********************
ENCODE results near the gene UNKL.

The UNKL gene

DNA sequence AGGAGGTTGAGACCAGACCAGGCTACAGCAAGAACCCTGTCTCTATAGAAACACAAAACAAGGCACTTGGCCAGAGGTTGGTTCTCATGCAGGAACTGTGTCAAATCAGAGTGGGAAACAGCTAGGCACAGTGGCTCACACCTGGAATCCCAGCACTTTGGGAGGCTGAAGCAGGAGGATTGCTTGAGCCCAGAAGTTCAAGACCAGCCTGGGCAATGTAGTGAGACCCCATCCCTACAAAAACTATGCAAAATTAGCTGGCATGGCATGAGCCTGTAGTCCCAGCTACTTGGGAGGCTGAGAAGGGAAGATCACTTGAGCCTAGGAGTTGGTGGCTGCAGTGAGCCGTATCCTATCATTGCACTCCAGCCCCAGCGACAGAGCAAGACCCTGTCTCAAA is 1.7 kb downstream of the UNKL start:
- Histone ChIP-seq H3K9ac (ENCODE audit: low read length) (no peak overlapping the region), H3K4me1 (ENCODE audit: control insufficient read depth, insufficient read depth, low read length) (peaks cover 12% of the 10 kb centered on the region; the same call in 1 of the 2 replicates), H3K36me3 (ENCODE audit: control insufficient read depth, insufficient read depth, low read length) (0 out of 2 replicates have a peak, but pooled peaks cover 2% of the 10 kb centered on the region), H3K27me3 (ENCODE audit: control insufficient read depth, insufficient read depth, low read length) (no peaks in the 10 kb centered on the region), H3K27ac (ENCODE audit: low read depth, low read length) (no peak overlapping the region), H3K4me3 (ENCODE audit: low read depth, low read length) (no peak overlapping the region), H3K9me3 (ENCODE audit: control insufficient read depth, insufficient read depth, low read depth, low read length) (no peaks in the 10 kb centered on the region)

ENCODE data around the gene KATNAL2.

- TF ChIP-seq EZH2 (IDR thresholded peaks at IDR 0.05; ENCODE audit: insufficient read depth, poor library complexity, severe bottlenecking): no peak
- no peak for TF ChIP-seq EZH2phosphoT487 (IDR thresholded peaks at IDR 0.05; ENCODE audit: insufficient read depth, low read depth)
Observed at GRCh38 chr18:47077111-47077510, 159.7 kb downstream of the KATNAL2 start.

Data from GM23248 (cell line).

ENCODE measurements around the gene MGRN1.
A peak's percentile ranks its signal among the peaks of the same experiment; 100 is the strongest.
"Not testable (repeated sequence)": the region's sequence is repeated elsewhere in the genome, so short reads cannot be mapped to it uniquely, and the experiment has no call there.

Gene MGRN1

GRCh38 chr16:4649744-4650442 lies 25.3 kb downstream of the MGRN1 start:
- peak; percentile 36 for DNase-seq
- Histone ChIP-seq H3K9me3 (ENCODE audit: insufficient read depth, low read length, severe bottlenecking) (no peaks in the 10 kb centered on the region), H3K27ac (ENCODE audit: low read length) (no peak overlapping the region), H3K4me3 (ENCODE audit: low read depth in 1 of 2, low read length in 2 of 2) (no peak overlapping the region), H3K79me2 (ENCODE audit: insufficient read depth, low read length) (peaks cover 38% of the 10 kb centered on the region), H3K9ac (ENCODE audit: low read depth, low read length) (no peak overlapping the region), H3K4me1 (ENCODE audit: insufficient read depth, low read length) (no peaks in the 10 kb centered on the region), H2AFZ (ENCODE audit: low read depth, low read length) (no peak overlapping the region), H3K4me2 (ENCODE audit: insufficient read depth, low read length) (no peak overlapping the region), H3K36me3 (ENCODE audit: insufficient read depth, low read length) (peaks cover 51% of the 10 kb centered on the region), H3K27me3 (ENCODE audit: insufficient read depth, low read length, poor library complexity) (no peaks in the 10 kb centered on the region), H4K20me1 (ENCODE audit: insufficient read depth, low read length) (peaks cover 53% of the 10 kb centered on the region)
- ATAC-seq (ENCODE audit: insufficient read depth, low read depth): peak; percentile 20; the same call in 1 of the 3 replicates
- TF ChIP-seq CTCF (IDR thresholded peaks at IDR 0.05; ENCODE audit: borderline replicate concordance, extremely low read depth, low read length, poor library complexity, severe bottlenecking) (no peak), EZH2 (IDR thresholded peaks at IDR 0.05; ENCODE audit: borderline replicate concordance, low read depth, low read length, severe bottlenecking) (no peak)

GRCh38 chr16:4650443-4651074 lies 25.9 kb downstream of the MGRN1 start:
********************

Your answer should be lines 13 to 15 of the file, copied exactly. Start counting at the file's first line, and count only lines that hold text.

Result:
Gene MGRN1

GRCh38 chr16:4649744-4650442 lies 25.3 kb downstream of the MGRN1 start:
- peak; percentile 36 for DNase-seq